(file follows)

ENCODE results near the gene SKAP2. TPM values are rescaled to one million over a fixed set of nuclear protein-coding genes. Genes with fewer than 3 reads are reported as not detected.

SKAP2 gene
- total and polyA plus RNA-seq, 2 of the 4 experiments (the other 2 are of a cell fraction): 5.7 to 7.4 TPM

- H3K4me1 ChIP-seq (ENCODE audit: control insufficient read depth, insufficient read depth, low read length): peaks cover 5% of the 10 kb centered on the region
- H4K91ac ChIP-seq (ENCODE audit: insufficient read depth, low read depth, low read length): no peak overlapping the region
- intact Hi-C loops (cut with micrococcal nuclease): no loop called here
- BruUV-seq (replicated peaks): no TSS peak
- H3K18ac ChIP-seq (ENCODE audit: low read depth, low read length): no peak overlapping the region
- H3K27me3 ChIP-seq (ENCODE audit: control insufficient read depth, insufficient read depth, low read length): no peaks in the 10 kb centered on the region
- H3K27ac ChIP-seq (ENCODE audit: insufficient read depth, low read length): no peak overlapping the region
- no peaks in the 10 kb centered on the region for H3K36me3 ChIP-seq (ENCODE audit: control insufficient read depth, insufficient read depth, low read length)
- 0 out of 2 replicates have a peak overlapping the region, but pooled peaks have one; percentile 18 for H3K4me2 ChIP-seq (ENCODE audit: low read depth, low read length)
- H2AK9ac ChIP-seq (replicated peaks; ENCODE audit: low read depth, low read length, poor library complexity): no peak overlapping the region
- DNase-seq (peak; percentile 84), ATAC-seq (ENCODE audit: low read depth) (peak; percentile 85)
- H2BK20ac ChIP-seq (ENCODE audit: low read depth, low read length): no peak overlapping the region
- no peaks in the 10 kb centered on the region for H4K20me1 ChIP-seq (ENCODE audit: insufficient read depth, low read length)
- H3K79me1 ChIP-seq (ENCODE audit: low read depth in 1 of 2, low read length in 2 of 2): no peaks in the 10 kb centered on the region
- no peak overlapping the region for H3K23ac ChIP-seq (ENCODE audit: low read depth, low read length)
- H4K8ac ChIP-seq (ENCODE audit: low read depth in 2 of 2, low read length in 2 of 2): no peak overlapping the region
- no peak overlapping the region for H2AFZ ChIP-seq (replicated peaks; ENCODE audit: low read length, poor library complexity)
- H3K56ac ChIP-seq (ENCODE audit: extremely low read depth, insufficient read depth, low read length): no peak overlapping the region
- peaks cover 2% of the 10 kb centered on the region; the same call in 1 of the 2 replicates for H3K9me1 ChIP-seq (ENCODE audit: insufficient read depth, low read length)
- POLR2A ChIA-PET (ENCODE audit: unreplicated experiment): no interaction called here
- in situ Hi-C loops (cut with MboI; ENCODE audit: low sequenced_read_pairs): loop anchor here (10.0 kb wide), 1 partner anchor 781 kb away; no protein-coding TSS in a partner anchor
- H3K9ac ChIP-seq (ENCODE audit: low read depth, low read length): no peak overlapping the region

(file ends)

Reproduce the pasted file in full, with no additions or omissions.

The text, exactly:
ENCODE results near the gene SKAP2. TPM values are rescaled to one million over a fixed set of nuclear protein-coding genes. Genes with fewer than 3 reads are reported as not detected.

SKAP2 gene
- total and polyA plus RNA-seq, 2 of the 4 experiments (the other 2 are of a cell fraction): 5.7 to 7.4 TPM

- H3K4me1 ChIP-seq (ENCODE audit: control insufficient read depth, insufficient read depth, low read length): peaks cover 5% of the 10 kb centered on the region
- H4K91ac ChIP-seq (ENCODE audit: insufficient read depth, low read depth, low read length): no peak overlapping the region
- intact Hi-C loops (cut with micrococcal nuclease): no loop called here
- BruUV-seq (replicated peaks): no TSS peak
- H3K18ac ChIP-seq (ENCODE audit: low read depth, low read length): no peak overlapping the region
- H3K27me3 ChIP-seq (ENCODE audit: control insufficient read depth, insufficient read depth, low read length): no peaks in the 10 kb centered on the region
- H3K27ac ChIP-seq (ENCODE audit: insufficient read depth, low read length): no peak overlapping the region
- no peaks in the 10 kb centered on the region for H3K36me3 ChIP-seq (ENCODE audit: control insufficient read depth, insufficient read depth, low read length)
- 0 out of 2 replicates have a peak overlapping the region, but pooled peaks have one; percentile 18 for H3K4me2 ChIP-seq (ENCODE audit: low read depth, low read length)
- H2AK9ac ChIP-seq (replicated peaks; ENCODE audit: low read depth, low read length, poor library complexity): no peak overlapping the region
- DNase-seq (peak; percentile 84), ATAC-seq (ENCODE audit: low read depth) (peak; percentile 85)
- H2BK20ac ChIP-seq (ENCODE audit: low read depth, low read length): no peak overlapping the region
- no peaks in the 10 kb centered on the region for H4K20me1 ChIP-seq (ENCODE audit: insufficient read depth, low read length)
- H3K79me1 ChIP-seq (ENCODE audit: low read depth in 1 of 2, low read length in 2 of 2): no peaks in the 10 kb centered on the region
- no peak overlapping the region for H3K23ac ChIP-seq (ENCODE audit: low read depth, low read length)
- H4K8ac ChIP-seq (ENCODE audit: low read depth in 2 of 2, low read length in 2 of 2): no peak overlapping the region
- no peak overlapping the region for H2AFZ ChIP-seq (replicated peaks; ENCODE audit: low read length, poor library complexity)
- H3K56ac ChIP-seq (ENCODE audit: extremely low read depth, insufficient read depth, low read length): no peak overlapping the region
- peaks cover 2% of the 10 kb centered on the region; the same call in 1 of the 2 replicates for H3K9me1 ChIP-seq (ENCODE audit: insufficient read depth, low read length)
- POLR2A ChIA-PET (ENCODE audit: unreplicated experiment): no interaction called here
- in situ Hi-C loops (cut with MboI; ENCODE audit: low sequenced_read_pairs): loop anchor here (10.0 kb wide), 1 partner anchor 781 kb away; no protein-coding TSS in a partner anchor
- H3K9ac ChIP-seq (ENCODE audit: low read depth, low read length): no peak overlapping the region